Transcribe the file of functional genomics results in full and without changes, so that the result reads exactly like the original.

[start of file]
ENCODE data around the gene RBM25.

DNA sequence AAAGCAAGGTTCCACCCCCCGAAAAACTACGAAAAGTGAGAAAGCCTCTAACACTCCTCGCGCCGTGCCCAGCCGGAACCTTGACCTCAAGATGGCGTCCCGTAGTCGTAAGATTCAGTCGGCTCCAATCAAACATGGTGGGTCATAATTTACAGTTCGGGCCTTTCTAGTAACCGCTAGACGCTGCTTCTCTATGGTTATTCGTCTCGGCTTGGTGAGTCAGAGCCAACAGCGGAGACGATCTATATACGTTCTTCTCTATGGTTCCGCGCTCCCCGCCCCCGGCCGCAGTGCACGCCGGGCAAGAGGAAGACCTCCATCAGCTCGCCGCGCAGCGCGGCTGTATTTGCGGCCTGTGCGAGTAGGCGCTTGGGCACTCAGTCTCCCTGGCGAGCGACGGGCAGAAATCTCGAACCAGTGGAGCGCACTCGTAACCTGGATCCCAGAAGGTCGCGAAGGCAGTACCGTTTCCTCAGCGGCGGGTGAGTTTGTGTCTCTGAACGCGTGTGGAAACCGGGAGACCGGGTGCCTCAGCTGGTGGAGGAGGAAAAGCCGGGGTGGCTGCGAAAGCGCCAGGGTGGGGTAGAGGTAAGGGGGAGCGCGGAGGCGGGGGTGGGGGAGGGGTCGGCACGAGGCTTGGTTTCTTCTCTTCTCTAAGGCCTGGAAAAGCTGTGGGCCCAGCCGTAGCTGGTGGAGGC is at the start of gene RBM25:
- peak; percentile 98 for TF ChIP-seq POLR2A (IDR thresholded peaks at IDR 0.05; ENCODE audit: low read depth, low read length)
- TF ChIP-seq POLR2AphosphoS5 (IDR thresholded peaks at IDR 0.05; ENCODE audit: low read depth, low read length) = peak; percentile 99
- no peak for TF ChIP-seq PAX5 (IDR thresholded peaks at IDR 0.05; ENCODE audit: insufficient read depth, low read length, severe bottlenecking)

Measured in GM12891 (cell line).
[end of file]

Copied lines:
ENCODE data around the gene RBM25.

DNA sequence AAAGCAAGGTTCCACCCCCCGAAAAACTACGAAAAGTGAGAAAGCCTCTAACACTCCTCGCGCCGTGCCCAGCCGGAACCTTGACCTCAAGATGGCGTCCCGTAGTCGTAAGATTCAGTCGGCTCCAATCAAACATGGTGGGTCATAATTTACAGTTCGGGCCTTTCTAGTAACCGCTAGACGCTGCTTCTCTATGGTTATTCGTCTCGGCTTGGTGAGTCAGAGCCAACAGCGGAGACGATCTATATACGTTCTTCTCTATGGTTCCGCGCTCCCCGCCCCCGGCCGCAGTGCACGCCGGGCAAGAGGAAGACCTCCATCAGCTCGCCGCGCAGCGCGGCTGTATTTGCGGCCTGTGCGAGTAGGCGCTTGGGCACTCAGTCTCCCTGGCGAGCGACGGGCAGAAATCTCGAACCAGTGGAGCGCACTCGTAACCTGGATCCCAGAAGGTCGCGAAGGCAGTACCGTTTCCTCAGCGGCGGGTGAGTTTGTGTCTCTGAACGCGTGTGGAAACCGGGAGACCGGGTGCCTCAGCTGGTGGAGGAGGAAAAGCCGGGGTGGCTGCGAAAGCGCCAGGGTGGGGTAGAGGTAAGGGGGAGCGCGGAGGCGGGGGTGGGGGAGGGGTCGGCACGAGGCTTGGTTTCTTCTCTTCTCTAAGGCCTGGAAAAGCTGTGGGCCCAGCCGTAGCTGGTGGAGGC is at the start of gene RBM25:
- peak; percentile 98 for TF ChIP-seq POLR2A (IDR thresholded peaks at IDR 0.05; ENCODE audit: low read depth, low read length)
- TF ChIP-seq POLR2AphosphoS5 (IDR thresholded peaks at IDR 0.05; ENCODE audit: low read depth, low read length) = peak; percentile 99
- no peak for TF ChIP-seq PAX5 (IDR thresholded peaks at IDR 0.05; ENCODE audit: insufficient read depth, low read length, severe bottlenecking)

Measured in GM12891 (cell line).